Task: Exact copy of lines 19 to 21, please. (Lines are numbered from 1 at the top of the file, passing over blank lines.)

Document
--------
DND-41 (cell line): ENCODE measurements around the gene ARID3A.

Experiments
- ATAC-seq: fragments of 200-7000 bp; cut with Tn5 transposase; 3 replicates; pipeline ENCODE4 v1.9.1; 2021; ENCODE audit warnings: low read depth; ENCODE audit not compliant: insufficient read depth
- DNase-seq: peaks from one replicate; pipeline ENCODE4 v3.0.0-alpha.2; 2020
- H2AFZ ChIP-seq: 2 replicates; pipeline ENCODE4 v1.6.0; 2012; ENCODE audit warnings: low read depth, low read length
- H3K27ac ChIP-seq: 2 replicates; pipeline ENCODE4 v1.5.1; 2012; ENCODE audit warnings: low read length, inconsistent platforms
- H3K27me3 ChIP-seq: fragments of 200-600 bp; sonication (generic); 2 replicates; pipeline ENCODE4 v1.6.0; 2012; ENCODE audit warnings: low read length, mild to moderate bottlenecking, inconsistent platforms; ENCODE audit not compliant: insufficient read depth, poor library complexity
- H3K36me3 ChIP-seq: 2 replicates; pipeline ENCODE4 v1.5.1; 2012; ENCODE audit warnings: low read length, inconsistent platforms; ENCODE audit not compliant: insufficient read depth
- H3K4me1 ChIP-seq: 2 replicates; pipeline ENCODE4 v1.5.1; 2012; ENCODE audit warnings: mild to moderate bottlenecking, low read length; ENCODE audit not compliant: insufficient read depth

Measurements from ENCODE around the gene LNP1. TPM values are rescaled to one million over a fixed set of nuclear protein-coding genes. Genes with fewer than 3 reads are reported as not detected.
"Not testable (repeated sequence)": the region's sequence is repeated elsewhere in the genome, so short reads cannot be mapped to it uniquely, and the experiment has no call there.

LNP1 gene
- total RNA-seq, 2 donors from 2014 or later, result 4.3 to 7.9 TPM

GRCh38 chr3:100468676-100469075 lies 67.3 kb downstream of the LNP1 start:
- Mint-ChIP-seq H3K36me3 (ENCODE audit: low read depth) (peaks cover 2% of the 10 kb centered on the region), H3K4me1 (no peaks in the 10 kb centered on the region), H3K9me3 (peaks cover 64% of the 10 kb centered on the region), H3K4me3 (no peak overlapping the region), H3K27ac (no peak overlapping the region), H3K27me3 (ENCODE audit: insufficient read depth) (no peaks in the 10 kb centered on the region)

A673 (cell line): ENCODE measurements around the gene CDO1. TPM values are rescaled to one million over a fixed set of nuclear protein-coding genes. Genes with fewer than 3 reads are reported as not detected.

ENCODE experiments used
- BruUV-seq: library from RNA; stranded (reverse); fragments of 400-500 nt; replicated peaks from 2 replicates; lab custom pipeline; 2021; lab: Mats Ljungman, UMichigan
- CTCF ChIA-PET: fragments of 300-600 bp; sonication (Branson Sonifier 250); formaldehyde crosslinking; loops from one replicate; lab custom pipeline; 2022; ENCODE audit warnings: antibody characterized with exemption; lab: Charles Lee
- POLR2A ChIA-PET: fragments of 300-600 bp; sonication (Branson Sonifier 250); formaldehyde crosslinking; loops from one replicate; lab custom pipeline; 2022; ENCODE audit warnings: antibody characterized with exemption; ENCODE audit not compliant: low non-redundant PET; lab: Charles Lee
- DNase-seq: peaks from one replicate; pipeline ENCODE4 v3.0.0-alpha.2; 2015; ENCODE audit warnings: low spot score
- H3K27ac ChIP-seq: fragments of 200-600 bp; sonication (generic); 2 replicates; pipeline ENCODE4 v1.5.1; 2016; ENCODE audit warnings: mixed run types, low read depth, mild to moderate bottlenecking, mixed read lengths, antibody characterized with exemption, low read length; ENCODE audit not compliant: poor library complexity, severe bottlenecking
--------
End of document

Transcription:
- CTCF ChIA-PET: fragments of 300-600 bp; sonication (Branson Sonifier 250); formaldehyde crosslinking; loops from one replicate; lab custom pipeline; 2022; ENCODE audit warnings: antibody characterized with exemption; lab: Charles Lee
- POLR2A ChIA-PET: fragments of 300-600 bp; sonication (Branson Sonifier 250); formaldehyde crosslinking; loops from one replicate; lab custom pipeline; 2022; ENCODE audit warnings: antibody characterized with exemption; ENCODE audit not compliant: low non-redundant PET; lab: Charles Lee
- DNase-seq: peaks from one replicate; pipeline ENCODE4 v3.0.0-alpha.2; 2015; ENCODE audit warnings: low spot score